Reading in EYFS and KS1

Reading with children in EYFS and KS1  

This is very closely linked to our phonics strategy. Children use phonics to understand the mechanics of reading.

Reading with your child is so important at any stage of their childhood, but throughout a child’s time in nursery through to the end of Year 2, reading daily with an adult is a necessity. By doing this, children practise and develop their phonics, increase their vocabulary and fluency, begin to understand how to sequence events, learn the features of a variety of texts, and begin to make predictions and to use clues within the text to piece together the narrative.

Often at this time, children will read a book repeatedly. This is so that children can learn the story, and practise key word patterns and phrases.

Over the week, we encourage parents to read the reading books sent home, several times with their children. The more familiar children become with a text, the more their recall of words, word recognition, reading speed, accuracy and fluency improves, and the quicker their blending becomes. All these factors allow a child to find the reading process easier and less tiring, and their confidence and enjoyment of reading improves alongside this.

When reading with your child, or after you have read, it is beneficial to discuss the text, to further deepen the child’s understanding of what they have read.

Here is a list of potential questions that you may like to use, further develop your child’s understanding of their book:

  1. Looking at the front cover, what do you think the book is about? Why do you think that?
  2. List the characters in the book and describe them.
  3. List five new words you learned in the book. Write down their meaning.
  4. Where does the story take place?
  5. Predict what will happen next.
  6. What was the problem in the book, and was it solved?  How?
  7. What sounds have you practiced by reading this book?
  8. Did anyone in the book do something you did not like? Why?
  9. Tell me 3/5 things that happened in the book. Can you tell me them in order?
  10. Why did the author write this book?
  11. If you could continue the story, what would decide would happen?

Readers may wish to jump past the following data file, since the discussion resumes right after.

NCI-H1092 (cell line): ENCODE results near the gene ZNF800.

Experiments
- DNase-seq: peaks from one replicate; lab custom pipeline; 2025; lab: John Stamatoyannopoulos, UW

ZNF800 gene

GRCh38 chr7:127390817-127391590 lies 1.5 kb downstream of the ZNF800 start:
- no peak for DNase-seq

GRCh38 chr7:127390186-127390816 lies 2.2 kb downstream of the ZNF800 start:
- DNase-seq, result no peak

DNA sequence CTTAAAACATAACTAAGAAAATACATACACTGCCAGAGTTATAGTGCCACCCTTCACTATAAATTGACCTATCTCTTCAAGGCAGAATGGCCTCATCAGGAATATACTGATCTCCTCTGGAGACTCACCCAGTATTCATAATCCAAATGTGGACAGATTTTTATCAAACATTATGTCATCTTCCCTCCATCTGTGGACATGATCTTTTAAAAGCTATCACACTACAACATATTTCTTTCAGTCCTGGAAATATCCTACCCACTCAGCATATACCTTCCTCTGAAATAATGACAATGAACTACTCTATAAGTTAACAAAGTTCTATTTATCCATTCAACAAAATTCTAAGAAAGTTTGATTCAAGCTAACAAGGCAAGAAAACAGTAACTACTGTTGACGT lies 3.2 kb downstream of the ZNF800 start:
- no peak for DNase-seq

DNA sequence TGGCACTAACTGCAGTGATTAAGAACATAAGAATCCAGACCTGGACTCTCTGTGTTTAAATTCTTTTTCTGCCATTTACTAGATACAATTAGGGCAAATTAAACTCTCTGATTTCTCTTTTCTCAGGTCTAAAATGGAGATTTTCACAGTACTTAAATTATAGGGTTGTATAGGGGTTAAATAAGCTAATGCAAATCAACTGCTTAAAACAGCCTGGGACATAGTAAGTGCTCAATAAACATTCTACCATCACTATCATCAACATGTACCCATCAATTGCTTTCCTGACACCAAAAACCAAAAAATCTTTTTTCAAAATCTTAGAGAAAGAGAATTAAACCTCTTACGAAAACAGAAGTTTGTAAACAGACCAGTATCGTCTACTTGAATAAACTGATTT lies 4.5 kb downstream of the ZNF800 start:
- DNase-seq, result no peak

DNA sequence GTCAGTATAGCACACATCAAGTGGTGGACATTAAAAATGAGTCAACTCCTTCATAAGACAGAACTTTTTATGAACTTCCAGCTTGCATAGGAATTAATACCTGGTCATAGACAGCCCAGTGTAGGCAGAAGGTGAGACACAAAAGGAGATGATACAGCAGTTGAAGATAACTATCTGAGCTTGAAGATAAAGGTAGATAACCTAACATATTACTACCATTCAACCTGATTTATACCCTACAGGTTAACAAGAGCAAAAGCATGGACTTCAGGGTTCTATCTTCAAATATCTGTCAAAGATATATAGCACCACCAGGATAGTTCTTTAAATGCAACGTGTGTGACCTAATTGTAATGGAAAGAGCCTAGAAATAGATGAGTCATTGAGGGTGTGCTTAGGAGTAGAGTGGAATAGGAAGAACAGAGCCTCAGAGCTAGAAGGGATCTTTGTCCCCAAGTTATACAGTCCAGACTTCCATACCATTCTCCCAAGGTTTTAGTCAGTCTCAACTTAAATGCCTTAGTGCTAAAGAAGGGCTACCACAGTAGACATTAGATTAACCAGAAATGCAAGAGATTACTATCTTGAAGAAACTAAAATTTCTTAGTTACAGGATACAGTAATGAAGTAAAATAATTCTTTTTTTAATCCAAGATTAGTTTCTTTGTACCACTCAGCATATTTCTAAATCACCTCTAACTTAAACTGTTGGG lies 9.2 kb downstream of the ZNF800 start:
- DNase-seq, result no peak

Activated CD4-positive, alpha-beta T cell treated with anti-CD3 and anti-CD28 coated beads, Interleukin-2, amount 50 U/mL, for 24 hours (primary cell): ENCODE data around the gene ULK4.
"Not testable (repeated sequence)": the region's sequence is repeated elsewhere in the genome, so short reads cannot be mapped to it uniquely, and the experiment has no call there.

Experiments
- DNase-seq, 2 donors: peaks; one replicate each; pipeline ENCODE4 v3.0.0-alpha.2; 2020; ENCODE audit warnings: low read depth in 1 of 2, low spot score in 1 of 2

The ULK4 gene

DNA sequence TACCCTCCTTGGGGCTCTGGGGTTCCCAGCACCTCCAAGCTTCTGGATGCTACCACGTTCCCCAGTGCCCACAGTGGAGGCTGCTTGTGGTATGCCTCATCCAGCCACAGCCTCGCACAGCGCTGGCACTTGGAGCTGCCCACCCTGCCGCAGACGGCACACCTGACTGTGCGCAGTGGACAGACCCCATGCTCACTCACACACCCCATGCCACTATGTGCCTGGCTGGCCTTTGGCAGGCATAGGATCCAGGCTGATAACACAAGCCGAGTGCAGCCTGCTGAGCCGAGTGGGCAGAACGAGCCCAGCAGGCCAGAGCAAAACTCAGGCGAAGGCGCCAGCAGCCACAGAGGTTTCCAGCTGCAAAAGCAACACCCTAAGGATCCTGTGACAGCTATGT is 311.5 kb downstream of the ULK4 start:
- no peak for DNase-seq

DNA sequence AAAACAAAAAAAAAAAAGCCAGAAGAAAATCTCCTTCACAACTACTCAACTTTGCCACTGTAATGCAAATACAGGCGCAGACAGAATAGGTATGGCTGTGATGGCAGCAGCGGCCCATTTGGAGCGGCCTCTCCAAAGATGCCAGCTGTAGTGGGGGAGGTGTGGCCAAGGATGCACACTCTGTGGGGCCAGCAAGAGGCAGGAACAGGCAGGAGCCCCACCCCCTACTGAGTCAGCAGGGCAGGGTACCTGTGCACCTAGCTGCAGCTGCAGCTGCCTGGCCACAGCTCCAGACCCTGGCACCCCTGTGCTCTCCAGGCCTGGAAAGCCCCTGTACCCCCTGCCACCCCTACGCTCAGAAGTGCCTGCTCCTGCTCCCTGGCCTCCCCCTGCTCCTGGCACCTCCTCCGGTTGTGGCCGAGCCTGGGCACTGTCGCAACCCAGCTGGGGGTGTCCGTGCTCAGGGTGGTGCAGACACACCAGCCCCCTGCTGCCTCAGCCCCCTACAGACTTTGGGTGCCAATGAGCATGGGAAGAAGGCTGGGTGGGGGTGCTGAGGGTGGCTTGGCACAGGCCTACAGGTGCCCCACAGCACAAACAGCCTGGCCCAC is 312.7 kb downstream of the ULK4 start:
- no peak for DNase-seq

12. How does the main character feel during the book?
  13. Have you ever read anything like this before? Is there a similar story you have read?
  14. Do any of the characters remind you of anyone you know?
  15. Does this book remind you of anything that has happened to you? What? Why?
  16. What would the main character be likely to do if s/he visited our classroom or visited our house?
  17. If you were in a problem situation like one in the book, how would you have acted?
  18. If you could give a different ending to the book, what would it be? Why did you change that?
  19. What facts did you learn in this book?
  20. Is this book a fiction or non-fiction text? (A story or fact book?) How do you know?
  21. Do you like the way the book looks? Do the pictures match the story?
  22. If we removed the writing from the book? Would you still know what happens in the story? How do you know?
  23. Did you like the way the story ended? Why or why not?
  24. Which character in the book would you choose for a friend? Why?
  25. Do you have any unanswered questions about the story?

Five Finger Rule to use when choosing a book to read: 

  • A child will turn to any part of the book, and to complete this method over a few pages. The child holds up a finger for every word that they do not know. A challenging but suitable book would be one where the child makes on average two- three mistakes per page.
  • This is easier to gauge when the child reads the pages aloud.
  • A rough guide as to what has been found to be the correct ‘error rate’:  if you were listening to the child reading, you might expect to hear an error about every minute.

School reading books: 

 Children in Year 1 and Year 2, who are still on the phonics scheme, take home each week 1 RWI storybook and 1 RWI Book Bag Book of the same stage, to ensure the children can practise the key sounds focussed on in that week. These children can also choose their own library book- which is not linked to any focus sounds and is purely to encourage a love of reading.

Children who have progressed through the phonics books, will start on Level 8 banded books. These books are not linked to phonics, but instead allow the gradual progression from reading phonics books to reading a ‘real’ book. This allows the children to further extend their vocabulary and knowledge of a range of texts and their features; not forgetting the opportunity to develop their understanding of how to read a book and applying appropriate reading strategies and skills.